Editor's Note: Because of the skittish nature of great hammerhead sharks, these specialty dives are done with just two or three divers in the water at a time. In order to come away with a killer shot, you must not just have a camera—you have to foster a relationship with these amazing animals.
There’s a certain mystique surrounding great hammerheads. They’re considered to be a bit of a unicorn by some underwater photographers.
Great hammerheads are hard to come by despite inhabiting all of the tropical seas around the world. Close encounters were once rare at best. Of the eight species of hammerheads, the great hammerhead is the largest and can attain a maximum length of 20 feet. Despite being a large fish, great hammerheads are notoriously skittish.
That skittish nature is what makes them hard to photograph and interact with when you find them. Like most big animals, they have seasonal migrations over large areas. Within those migrations, they move between the deep offshore waters and the shallow coastal waters. Unlike their close relative, the scalloped hammerhead, the great hammerheads don’t school. An encounter with a great hammerhead was with a single individual shark.
Finding the Great Hammerhead
So where do you start? The Bahamas. Bimini Island to be specific. The best time for this is in the winter months of January through March. During this time period, great hammerheads frequent the shallow waters, and chances for an encounter are high. However, just because they are there doesn’t mean you’re going to be able to just jump in the water and start taking pictures.
You wouldn’t just run up to an unknown big dog and try to pet it on the head. If you did, there’s a good chance you’d get bitten. Jumping right in with these sharks probably won’t get you bitten, but more than likely will get you a shot of its tail as it is leaving the area.
Getting Close to Great Hammerheads
So how do you get a positive encounter? Like any new relationship, you have to give it time and take it slow. Relationship? Yes. You and the shark are going to get to know each other and build trust with each other. You must get the shark interested in hanging around. And it’s no secret that means bait. If the shark is getting something it wants, it will be inclined to stay.
However, that doesn’t mean you should just dump a bunch of bait in the water. That’s actually a bad idea and will more than likely bring in other sharks, like bull sharks and lemon sharks that could easily take over the area. You have to be selective when baiting. If other species are taking advantage of your free meal, you have to remove your bait, taking away the reason for them to stay.
So now that you have a great hammerhead by your boat and it’s taking the bait you’ve left out, it's time to get everyone in the water right? Wrong. A boatload of divers giant-striding into the water is going to scare away the fish.
Two divers slipping into the water works best. Descend as quietly as possible to the bottom and settle down. While you’re doing this, the shark that was comfortable taking bait will back off. You are a strange thing that just entered its space and it doesn’t know what you are or what you might do. You are now going to continue working on the relationship.
Let it get comfortable coming back in for bait and don’t try taking photos yet. Leave your camera alone and just watch the shark. Look at its body posture and how it swims. As the shark is trying to figure out what you are and if you’re going to lash out, it is going to make very cautious approaches and quick exits. The shark will be swimming with a slight vertical roll.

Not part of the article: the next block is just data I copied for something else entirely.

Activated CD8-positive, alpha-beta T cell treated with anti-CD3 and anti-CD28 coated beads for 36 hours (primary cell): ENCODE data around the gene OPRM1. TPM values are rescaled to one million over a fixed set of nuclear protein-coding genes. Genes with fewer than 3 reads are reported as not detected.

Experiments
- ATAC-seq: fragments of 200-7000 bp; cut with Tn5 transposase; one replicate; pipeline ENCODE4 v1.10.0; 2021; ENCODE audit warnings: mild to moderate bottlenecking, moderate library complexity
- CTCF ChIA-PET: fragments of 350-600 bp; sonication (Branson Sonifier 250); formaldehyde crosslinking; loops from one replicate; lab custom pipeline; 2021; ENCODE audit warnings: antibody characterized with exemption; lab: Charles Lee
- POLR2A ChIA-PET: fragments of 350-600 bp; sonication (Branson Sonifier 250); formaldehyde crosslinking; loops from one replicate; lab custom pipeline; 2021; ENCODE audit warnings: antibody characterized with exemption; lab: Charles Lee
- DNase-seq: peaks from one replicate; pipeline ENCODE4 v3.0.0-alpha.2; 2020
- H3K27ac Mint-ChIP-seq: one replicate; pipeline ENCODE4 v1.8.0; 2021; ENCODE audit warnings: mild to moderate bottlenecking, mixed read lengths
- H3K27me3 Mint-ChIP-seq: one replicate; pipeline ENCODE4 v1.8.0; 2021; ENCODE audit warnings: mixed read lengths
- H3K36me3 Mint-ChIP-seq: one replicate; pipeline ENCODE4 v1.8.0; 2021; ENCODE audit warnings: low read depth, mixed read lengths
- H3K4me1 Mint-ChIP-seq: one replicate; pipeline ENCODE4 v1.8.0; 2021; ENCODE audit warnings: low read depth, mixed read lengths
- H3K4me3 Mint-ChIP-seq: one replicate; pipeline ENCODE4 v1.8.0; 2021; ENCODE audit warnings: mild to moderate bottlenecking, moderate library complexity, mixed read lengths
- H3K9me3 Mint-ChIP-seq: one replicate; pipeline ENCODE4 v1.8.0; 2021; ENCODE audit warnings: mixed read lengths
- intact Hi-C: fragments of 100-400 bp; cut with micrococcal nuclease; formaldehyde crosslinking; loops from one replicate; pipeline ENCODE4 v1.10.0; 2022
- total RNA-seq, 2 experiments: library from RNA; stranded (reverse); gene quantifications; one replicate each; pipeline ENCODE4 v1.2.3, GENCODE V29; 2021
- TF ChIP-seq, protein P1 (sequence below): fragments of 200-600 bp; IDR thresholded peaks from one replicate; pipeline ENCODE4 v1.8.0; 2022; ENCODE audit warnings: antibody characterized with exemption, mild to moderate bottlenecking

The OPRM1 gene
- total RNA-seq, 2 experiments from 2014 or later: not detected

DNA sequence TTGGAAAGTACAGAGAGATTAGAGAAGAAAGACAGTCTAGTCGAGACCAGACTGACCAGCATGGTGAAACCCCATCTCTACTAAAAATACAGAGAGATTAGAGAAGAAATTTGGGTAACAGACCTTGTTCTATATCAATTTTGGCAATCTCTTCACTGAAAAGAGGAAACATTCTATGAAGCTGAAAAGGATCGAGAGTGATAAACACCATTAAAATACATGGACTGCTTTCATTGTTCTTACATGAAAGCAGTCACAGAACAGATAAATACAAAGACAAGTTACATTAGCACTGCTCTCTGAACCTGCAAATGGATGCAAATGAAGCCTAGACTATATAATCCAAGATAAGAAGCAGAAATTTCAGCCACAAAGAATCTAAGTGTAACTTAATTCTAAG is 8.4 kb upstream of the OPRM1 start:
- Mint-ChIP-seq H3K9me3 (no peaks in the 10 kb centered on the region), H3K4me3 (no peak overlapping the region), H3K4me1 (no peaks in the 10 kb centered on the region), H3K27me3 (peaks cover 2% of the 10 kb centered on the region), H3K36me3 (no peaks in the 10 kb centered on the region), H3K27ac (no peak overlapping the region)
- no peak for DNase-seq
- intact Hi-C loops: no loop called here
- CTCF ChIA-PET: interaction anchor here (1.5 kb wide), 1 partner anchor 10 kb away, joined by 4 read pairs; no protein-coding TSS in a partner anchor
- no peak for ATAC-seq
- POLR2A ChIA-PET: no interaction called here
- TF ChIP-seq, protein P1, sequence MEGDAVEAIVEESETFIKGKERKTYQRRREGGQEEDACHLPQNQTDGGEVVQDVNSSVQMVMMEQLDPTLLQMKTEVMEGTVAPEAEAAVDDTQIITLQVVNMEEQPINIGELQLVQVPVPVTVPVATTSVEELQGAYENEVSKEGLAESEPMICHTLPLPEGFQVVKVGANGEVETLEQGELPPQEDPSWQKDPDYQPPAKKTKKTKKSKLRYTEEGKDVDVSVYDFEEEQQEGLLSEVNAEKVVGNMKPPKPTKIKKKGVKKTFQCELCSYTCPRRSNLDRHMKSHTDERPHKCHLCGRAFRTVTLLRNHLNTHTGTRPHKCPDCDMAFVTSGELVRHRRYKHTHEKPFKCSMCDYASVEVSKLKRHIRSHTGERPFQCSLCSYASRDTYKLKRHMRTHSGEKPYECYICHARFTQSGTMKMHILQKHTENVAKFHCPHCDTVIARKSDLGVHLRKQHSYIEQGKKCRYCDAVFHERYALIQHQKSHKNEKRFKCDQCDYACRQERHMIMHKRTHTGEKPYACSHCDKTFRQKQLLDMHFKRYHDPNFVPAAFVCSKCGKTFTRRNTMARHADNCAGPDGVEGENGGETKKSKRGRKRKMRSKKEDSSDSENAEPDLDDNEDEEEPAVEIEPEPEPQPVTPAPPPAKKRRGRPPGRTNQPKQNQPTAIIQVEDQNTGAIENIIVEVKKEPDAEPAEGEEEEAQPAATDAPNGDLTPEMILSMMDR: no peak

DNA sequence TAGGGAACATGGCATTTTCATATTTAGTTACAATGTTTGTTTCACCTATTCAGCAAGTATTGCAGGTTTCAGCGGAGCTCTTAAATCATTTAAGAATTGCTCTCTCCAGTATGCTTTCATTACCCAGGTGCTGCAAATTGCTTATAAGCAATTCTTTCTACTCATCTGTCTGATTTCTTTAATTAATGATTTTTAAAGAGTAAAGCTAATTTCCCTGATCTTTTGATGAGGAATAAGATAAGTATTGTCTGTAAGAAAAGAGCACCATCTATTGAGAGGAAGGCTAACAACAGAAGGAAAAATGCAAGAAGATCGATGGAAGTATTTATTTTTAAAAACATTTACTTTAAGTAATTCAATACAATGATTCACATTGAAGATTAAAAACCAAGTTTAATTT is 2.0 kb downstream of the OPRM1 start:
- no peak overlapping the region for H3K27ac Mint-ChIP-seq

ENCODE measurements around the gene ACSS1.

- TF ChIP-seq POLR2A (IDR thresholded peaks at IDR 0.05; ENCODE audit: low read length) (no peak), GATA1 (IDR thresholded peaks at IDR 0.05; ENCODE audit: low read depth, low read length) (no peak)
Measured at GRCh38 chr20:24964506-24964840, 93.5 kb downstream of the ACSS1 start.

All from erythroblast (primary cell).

I interpreted this as a defensive posture that would allow it to quickly turn tail and run. As trust is established, you should see the posture change. The shark will start swimming flat and level. Let the shark get a couple of successful passes and feed. When the shark doesn’t think you’re going to harm it, it will stay around the bait longer. Instead of grab-and-go feeding, the shark will eat, make a small circle and look for its next piece of food.
Photographing the Great Hammerhead
Now it’s time to start taking pictures. Do not make any sudden movements as this could spook the shark. Keep your camera movements slow and deliberate. Set up the shot as the shark is coming in—don’t wait for it to be directly in front of you and then spring into action.
At this point I would recommend shooting natural light only: no strobes. The last thing you need is to scare the shark with a blinding flash of light. The shark is still trying to figure out what you are and is developing trust. If you scare away the shark, you have two problems. Attracting another shark and what to say as an apology to the rest of the divers on the boat waiting for their turn.
You and the rest of the divers are all working on the same relationship with this animal. Where you leave off, the next person is picking it up. Everyone on the boat must be of the same mind in building this relationship, taking turns rotating in and out of the water. Once everyone has had a turn or two, you can take the relationship to the next level and turn on your strobes.
Again, proceed slowly. Take specific shots and avoid the “machine gun” approach. The shark may tolerate a couple flashes of light but may not care for a constant barrage of popping strobes. Think quality versus quantity. Keep your strobe power on the low side and point them out to the sides. These sharks kick up a lot of sand. The lower power and angled direction will help keep the backscatter down.
While you’re shooting, look for different angels to shoot and pay attention to its shadow. The shadow may be more “hammer” looking than the fish and this may really help accentuate the animal in the photo. Always keep the relationship in mind during your expedition. The trust between you and the fish is key to successfully getting great hammerhead shots.
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